US752802921 Apr 20065 May 2009Freescale Semiconductor, Inc.Stressor integration and method thereof
US754500412 Apr 20059 Jun 2009International Business Machines CorporationMethod and structure for forming strained devices
US75666555 Apr 200628 Jul 2009Applied Materials, Inc.Integration process for fabricating stressed transistor structure
US760848928 Apr 200627 Oct 2009International Business Machines CorporationHigh performance stress-enhance MOSFET and method of manufacture
US761541828 Apr 200610 Nov 2009International Business Machines CorporationHigh performance stress-enhance MOSFET and method of manufacture
US76154322 Nov 200510 Nov 2009Samsung Electronics Co., Ltd.HDP/PECVD methods of fabricating stress nitride structures for field effect transistors
US761543531 Jul 200710 Nov 2009International Business Machines CorporationSemiconductor device and method of manufacture
US768285931 Oct 200723 Mar 2010International Business Machines CorporationPatterned strained semiconductor substrate and device
US769169821 Feb 20066 Apr 2010International Business Machines CorporationPseudomorphic Si/SiGe/Si body device with embedded SiGe source/drain
US774527725 Feb 200529 Jun 2010International Business Machines CorporationMOSFET performance improvement using deformation in SOI structure
US774984229 May 20076 Jul 2010International Business Machines CorporationStructures and methods for making strained MOSFETs
US778127614 Jan 200924 Aug 2010Samsung Electronics Co., Ltd.Methods of forming CMOS integrated circuits that utilize insulating layers with high stress characteristics to improve NMOS and PMOS transistor carrier mobilities
US778595131 Jul 200731 Aug 2010Samsung Electronics Co., Ltd.Methods of forming integrated circuit devices having tensile and compressive stress layers therein and devices formed thereby
US779055818 Aug 20067 Sep 2010International Business Machines CorporationMethod and apparatus for increase strain effect in a transistor channel
US779114421 Jul 20097 Sep 2010International Business Machines CorporationHigh performance stress-enhance MOSFET and method of manufacture
US78001349 Apr 200921 Sep 2010Samsung Electronics Co., Ltd.CMOS integrated circuit devices having stressed NMOS and PMOS channel regions therein
US790208220 Sep 20078 Mar 2011Samsung Electronics Co., Ltd.Method of forming field effect transistors using diluted hydrofluoric acid to remove sacrificial nitride spacers
US792336517 Oct 200712 Apr 2011Samsung Electronics Co., Ltd.Methods of forming field effect transistors having stress-inducing sidewall insulating spacers thereon
US7932178 *28 Dec 200626 Apr 2011Globalfoundries Singapore Pte. Ltd.Integrated circuit having a plurality of MOSFET devices
US79648653 Feb 200521 Jun 2011International Business Machines CorporationStrained silicon on relaxed sige film with uniform misfit dislocation density
US8008724 *30 Oct 200330 Aug 2011International Business Machines CorporationStructure and method to enhance both nFET and pFET performance using different kinds of stressed layers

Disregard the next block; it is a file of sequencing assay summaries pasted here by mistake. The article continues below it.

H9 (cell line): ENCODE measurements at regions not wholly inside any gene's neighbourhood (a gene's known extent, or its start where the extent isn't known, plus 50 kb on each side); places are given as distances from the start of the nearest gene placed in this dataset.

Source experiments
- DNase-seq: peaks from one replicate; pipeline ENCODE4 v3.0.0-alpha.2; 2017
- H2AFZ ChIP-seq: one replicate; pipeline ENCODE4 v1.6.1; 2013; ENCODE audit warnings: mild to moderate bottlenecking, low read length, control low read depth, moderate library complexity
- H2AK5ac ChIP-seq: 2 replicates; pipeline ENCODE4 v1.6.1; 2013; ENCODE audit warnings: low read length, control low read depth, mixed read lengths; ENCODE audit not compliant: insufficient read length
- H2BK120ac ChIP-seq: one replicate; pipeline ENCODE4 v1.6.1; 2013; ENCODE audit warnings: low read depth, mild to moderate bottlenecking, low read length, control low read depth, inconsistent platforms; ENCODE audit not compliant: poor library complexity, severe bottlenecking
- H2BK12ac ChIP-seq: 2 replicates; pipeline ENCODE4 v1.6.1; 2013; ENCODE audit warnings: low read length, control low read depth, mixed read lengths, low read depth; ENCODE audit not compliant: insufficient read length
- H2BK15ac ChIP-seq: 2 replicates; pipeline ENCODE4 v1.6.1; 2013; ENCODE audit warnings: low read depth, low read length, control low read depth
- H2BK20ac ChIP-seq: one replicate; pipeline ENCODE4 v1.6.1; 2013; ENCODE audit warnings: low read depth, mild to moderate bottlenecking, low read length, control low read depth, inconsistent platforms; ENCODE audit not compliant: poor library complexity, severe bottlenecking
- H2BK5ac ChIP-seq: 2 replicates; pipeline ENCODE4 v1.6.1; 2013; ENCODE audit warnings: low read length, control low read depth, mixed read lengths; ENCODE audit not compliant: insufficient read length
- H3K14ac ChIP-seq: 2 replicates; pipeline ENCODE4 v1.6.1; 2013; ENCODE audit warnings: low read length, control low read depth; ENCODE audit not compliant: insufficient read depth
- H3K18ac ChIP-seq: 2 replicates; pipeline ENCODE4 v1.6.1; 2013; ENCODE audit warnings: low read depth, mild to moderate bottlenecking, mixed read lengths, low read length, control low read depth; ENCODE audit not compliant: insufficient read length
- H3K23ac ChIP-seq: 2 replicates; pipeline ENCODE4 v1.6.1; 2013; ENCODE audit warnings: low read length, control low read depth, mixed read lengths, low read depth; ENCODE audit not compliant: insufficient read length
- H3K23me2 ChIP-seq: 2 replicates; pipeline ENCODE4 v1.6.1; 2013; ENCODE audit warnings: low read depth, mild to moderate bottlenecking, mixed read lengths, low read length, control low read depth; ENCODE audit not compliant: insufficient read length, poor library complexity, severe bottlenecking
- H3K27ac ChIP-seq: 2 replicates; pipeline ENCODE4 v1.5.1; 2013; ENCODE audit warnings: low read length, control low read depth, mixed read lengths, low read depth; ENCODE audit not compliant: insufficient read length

US801339228 Sep 20076 Sep 2011International Business Machines CorporationHigh mobility CMOS circuits
US811525425 Sep 200714 Feb 2012International Business Machines CorporationSemiconductor-on-insulator structures including a trench containing an insulator stressor plug and method of fabricating same
US81292907 Apr 20066 Mar 2012Applied Materials, Inc.Method to increase tensile stress of silicon nitride films using a post PECVD deposition UV cure
US813810413 Jun 200720 Mar 2012Applied Materials, Inc.Method to increase silicon nitride tensile stress using nitrogen plasma in-situ treatment and ex-situ UV cure
US816897125 Mar 20081 May 2012International Business Machines CorporationPseudomorphic Si/SiGe/Si body device with embedded SiGe source/drain
US849284615 Nov 200723 Jul 2013International Business Machines CorporationStress-generating shallow trench isolation structure having dual composition
US849716825 Mar 201130 Jul 2013International Business Machines CorporationStructure and method to enhance both NFET and PFET performance using different kinds of stressed layers
US87539892 Feb 201217 Jun 2014Applied Materials, Inc.Method to increase tensile stress of silicon nitride films using a post PECVD deposition UV cure
US875444630 Aug 200617 Jun 2014International Business Machines CorporationSemiconductor structure having undercut-gate-oxide gate stack enclosed by protective barrier material
WO2006127465A1 *18 May 200630 Nov 2006Applied Materials IncIntegration process for fabricating stressed transistor structure
Classifications
U.S. Classification257/351, 257/E21.633, 257/E21.635
International ClassificationH01L27/01, H01L21/8238
Cooperative ClassificationH01L21/823807, H01L21/823828, H01L29/7842
European ClassificationH01L29/78R, H01L21/8238C, H01L21/8238G
Legal Events
DateCodeEventDescription
11 May 2010FPExpired due to failure to pay maintenance fee
Effective date: 20100321
21 Mar 2010LAPSLapse for failure to pay maintenance fees
26 Oct 2009REMIMaintenance fee reminder mailed
6 Nov 2003ASAssignment
Owner name: INTERNATIONAL BUSINESS MACHINES CORPORATION, NEW Y
Free format text: ASSIGNMENT OF ASSIGNORS INTEREST;ASSIGNORS:DORIS, BRUCE B.;GLUSCHENKOV, OLEG G.;ZHU, HUILONG;REEL/FRAME:014736/0991;SIGNING DATES FROM 20031028 TO 20031103